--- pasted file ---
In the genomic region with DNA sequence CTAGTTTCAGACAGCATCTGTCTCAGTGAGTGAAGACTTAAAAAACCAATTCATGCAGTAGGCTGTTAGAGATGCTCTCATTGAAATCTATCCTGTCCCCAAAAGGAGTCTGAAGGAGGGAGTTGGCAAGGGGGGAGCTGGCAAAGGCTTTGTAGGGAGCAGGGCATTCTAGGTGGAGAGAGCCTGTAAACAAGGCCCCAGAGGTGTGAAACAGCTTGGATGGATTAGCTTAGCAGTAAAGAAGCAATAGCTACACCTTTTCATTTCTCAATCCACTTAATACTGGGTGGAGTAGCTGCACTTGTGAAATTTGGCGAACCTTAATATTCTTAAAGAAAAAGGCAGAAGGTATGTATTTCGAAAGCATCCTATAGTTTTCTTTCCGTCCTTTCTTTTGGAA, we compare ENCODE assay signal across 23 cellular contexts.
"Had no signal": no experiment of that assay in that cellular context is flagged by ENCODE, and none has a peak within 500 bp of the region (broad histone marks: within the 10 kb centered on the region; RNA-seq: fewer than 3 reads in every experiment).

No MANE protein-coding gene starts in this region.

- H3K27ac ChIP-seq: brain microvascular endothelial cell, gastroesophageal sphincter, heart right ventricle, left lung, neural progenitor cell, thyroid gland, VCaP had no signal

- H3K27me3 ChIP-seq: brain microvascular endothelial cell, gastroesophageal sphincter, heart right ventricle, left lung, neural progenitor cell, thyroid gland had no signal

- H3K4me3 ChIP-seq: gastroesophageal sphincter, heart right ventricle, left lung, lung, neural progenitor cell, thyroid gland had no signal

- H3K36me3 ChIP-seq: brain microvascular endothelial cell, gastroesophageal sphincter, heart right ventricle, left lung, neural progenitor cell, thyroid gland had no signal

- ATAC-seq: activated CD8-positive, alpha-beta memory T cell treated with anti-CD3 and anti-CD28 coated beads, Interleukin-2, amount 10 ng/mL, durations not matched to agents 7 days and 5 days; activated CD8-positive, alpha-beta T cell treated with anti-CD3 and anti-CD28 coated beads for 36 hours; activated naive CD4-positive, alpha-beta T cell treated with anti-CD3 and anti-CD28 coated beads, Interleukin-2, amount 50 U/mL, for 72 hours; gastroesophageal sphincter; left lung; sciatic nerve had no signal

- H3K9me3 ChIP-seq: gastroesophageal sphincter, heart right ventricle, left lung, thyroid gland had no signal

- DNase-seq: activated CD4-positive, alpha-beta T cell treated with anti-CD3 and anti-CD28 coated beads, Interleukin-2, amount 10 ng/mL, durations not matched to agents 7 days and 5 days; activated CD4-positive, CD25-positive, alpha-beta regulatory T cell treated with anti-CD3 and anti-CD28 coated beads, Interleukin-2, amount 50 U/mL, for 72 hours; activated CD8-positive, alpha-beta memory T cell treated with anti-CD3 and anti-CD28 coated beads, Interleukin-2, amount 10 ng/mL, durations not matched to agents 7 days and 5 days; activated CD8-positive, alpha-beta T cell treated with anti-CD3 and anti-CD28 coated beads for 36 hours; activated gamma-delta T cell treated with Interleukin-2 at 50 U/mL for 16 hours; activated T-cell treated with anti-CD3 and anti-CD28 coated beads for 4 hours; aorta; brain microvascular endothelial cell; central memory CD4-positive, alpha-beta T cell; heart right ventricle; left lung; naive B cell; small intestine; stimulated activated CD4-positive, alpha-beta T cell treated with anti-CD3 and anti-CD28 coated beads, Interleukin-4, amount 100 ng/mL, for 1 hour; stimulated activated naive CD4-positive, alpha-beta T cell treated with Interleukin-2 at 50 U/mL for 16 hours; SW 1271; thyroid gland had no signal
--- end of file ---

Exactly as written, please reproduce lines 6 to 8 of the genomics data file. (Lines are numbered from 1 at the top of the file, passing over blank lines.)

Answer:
- H3K4me3 ChIP-seq: gastroesophageal sphincter, heart right ventricle, left lung, lung, neural progenitor cell, thyroid gland had no signal

- H3K36me3 ChIP-seq: brain microvascular endothelial cell, gastroesophageal sphincter, heart right ventricle, left lung, neural progenitor cell, thyroid gland had no signal

- ATAC-seq: activated CD8-positive, alpha-beta memory T cell treated with anti-CD3 and anti-CD28 coated beads, Interleukin-2, amount 10 ng/mL, durations not matched to agents 7 days and 5 days; activated CD8-positive, alpha-beta T cell treated with anti-CD3 and anti-CD28 coated beads for 36 hours; activated naive CD4-positive, alpha-beta T cell treated with anti-CD3 and anti-CD28 coated beads, Interleukin-2, amount 50 U/mL, for 72 hours; gastroesophageal sphincter; left lung; sciatic nerve had no signal